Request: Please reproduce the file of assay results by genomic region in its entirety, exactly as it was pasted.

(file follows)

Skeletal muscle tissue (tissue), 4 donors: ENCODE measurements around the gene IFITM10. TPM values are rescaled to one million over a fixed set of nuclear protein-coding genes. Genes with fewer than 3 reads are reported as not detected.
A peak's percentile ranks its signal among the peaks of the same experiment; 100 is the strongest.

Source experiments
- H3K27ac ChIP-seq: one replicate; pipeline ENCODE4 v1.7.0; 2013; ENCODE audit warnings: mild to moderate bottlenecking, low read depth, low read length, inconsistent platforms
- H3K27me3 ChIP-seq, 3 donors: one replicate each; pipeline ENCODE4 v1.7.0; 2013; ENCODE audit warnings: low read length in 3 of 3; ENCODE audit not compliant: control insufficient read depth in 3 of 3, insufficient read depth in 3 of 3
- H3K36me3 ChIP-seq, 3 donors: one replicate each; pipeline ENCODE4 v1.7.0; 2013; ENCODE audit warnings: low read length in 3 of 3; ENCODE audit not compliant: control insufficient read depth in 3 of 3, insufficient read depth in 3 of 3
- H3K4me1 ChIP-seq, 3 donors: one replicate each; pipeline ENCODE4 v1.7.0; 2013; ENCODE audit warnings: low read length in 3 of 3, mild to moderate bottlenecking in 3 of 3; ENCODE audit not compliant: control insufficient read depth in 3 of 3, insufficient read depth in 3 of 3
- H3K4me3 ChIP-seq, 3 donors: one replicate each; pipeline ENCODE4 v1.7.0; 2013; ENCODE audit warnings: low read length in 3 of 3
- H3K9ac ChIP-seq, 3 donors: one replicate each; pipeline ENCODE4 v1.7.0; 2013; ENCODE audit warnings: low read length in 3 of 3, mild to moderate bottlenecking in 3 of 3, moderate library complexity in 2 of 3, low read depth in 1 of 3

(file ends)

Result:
Skeletal muscle tissue (tissue), 4 donors: ENCODE measurements around the gene IFITM10. TPM values are rescaled to one million over a fixed set of nuclear protein-coding genes. Genes with fewer than 3 reads are reported as not detected.
A peak's percentile ranks its signal among the peaks of the same experiment; 100 is the strongest.

Source experiments
- H3K27ac ChIP-seq: one replicate; pipeline ENCODE4 v1.7.0; 2013; ENCODE audit warnings: mild to moderate bottlenecking, low read depth, low read length, inconsistent platforms
- H3K27me3 ChIP-seq, 3 donors: one replicate each; pipeline ENCODE4 v1.7.0; 2013; ENCODE audit warnings: low read length in 3 of 3; ENCODE audit not compliant: control insufficient read depth in 3 of 3, insufficient read depth in 3 of 3
- H3K36me3 ChIP-seq, 3 donors: one replicate each; pipeline ENCODE4 v1.7.0; 2013; ENCODE audit warnings: low read length in 3 of 3; ENCODE audit not compliant: control insufficient read depth in 3 of 3, insufficient read depth in 3 of 3
- H3K4me1 ChIP-seq, 3 donors: one replicate each; pipeline ENCODE4 v1.7.0; 2013; ENCODE audit warnings: low read length in 3 of 3, mild to moderate bottlenecking in 3 of 3; ENCODE audit not compliant: control insufficient read depth in 3 of 3, insufficient read depth in 3 of 3
- H3K4me3 ChIP-seq, 3 donors: one replicate each; pipeline ENCODE4 v1.7.0; 2013; ENCODE audit warnings: low read length in 3 of 3
- H3K9ac ChIP-seq, 3 donors: one replicate each; pipeline ENCODE4 v1.7.0; 2013; ENCODE audit warnings: low read length in 3 of 3, mild to moderate bottlenecking in 3 of 3, moderate library complexity in 2 of 3, low read depth in 1 of 3